## How do you graph a linear function?

Consider the *x* value and the *y* value on an equation *y* = 2*x* + 3 as an ordered pair, (*x, y*). The values can be graphed as shown below.

Figure 1 – The ordered pairs from Table 1and the line passing through the ordered pairs.

Each of the ordered pairs we just found lie along a straight line. This line is related to the constants *m* and *b* in the linear function.

Suppose *f *(*x*) = *mx* + *b* is a linear function in the independent variable *x*. The linear function crosses the vertical axis at the ordered pair (0, *b*).

For the linear function *f *(*x*) = 2*x* + 3, the value of the constant *b* is *b* = 3. This indicates that the function crosses the *y* axis at the ordered pair (0, 3).

Figure 2 – A closer look at *y* = 2*x* + 3 showing the *y* intercept at (0, 3) and the changes in the variables at ordered pairs along the line.

The constant m in a linear function is related to how the variables change with respect to each other as you move from point to point along the line. In Figure 2, three points are shown on the line. The horizontal change between each ordered pair is 1 unit. The vertical change between each ordered pair is 2 units. The ratio of these changes describes how the variables change with respect to each other and is equal to

This ratio is called the rate of change of the linear function.

Suppose* f *(*x*) = *mx* + *b* is a linear function in the independent variable *x*. The rate of change of the linear function is the constant *m*.

When viewed on a graph, this rate is called the slope of the line. Knowing the slope and the vertical intercept of the line corresponding to a linear function allows us to graph the linear function quickly.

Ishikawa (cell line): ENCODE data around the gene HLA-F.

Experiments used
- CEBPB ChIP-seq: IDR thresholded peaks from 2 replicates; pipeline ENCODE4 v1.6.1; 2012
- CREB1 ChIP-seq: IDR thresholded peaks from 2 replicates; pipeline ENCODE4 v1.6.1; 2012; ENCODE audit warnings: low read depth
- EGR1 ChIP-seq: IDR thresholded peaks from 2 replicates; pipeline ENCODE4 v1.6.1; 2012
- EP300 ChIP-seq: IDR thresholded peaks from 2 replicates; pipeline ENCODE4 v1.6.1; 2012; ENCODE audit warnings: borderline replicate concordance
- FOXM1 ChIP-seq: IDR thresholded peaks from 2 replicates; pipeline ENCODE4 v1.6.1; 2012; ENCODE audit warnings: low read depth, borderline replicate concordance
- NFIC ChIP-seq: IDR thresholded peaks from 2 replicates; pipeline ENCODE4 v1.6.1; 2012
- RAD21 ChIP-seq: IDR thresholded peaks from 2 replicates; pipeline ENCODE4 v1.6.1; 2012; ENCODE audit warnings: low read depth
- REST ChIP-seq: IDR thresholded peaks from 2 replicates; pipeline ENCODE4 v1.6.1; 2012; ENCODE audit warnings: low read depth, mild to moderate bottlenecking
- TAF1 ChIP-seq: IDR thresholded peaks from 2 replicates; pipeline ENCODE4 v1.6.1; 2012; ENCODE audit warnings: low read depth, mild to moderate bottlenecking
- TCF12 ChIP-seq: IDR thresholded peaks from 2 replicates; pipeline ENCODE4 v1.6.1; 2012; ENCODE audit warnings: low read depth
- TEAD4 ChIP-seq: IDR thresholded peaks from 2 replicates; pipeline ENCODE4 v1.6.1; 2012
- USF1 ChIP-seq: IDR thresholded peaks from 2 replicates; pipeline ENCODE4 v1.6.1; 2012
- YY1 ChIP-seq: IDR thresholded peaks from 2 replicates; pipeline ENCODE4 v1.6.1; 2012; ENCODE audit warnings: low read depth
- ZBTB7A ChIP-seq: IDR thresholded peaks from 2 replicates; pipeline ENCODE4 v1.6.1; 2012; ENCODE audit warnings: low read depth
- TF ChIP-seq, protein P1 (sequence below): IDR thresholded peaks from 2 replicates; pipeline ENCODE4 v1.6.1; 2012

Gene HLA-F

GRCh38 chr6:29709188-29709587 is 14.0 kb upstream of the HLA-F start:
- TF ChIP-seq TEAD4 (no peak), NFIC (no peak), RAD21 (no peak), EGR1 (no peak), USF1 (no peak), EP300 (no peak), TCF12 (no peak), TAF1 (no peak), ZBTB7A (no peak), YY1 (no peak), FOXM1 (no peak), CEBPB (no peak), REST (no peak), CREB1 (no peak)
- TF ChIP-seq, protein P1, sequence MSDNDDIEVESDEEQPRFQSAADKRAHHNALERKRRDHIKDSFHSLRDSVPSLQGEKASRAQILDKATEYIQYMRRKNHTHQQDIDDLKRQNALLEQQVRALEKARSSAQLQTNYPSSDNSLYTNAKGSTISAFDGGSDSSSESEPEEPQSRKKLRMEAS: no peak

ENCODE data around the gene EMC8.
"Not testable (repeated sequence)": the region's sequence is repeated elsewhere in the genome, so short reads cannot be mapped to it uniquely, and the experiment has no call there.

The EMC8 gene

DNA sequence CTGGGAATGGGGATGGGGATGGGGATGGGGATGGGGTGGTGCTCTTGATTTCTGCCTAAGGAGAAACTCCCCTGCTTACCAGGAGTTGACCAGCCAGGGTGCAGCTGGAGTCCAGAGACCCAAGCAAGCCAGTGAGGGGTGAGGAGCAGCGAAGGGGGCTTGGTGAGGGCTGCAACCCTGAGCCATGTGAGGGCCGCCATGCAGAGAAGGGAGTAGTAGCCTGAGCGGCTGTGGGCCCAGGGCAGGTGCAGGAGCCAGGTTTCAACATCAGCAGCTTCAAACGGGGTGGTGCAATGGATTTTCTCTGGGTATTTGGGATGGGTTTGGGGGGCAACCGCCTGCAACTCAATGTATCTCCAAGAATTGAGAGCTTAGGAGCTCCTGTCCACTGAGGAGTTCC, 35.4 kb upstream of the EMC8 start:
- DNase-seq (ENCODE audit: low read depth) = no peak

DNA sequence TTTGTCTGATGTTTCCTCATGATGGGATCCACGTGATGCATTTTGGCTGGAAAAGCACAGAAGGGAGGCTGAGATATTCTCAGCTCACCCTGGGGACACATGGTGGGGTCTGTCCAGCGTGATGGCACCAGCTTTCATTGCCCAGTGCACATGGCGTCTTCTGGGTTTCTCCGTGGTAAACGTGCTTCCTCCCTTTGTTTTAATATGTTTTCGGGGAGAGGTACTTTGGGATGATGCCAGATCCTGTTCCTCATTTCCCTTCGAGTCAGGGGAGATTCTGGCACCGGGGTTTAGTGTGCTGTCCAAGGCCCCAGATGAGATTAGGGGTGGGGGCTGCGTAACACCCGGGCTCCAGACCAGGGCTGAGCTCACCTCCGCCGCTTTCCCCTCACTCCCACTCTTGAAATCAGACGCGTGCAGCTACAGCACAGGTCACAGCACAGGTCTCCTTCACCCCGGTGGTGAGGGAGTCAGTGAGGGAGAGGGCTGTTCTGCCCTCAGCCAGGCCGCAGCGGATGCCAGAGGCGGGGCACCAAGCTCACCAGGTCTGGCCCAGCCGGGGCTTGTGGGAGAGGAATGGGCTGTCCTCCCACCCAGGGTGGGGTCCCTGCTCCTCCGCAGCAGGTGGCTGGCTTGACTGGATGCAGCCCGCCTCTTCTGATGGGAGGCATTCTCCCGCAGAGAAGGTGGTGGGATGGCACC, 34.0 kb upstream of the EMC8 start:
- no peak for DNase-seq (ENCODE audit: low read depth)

**Example 1 Graph a Linear Function**

For each part below, graph the line corresponding to the linear function.

a. * f *(*x*) = 3*x* – 1

**Solution** To graph this function, we’ll identify the values of the constants and interpret them to find points on the line. To match the form* f *(*x*) = *mx* + *b*, rewrite the function as *f*(*x*) = 3*x* + (-1). This tells us that *b* = -1 and *m* = 3. Geometrically we know that the vertical intercept is at (0, -1) and the slope is 3. Place a point on the graph at the vertically intercept and then draw a second with respect to that point using

Each of these ratios is equal to 3. We could also use any other ratio equal to 3, but these are the simplest to visualize.

Figure 3 – From the intercept at (0, -1), move either left or right by 1 unit and up or down by 3 units to generate a second point on the line. Once two points are graphed, the graph of the linear function can be drawn through the two points.

b. *g*(*x*) = –^{1}/_{2} *x* +4

**Solution ** For this function, *b* = 4 and m = –^{1}/_{2}. This means the vertical intercept is located at (0, 4) and the ratio of vertical change to horizontal change is –^{1}/_{2} or ^{1}/_{-2}. Either ratio gives the same slope. The line passing through the corresponding points is graphed in Figure 4.

Figure 4 – By moving left or right 2 units and then up or down 1 unit gives two more points on the line.

c. *h*(*x*) = -2

**Solution **Write the function in the form *h*(*x*) = 0*x* + (-2). For this function, *b* = -2 and *m* = 0. Since the slope is zero, the line must have no vertical change and is a horizontal line.

Figure 5 – A constant linear function is a horizontal line through the vertical intercept.

The different parts of Example 1 illustrate the role that the constant *m* plays on the graph of a linear function. A positive slope leads to a graph that rises as you move from left to right. A graph with this type of behavior is increasing. A negative slope leads to a graph that falls as you move from the left to right. A graph with this type of behavior is decreasing. Graphs with zero slope stay at the same level as you move from left to right on the graph. A graph with this type of behavior is said to be constant.

Figure 6 – Examples of (a) an increasing linear function, (b) a decreasing linear function, and (c) a constant linear function.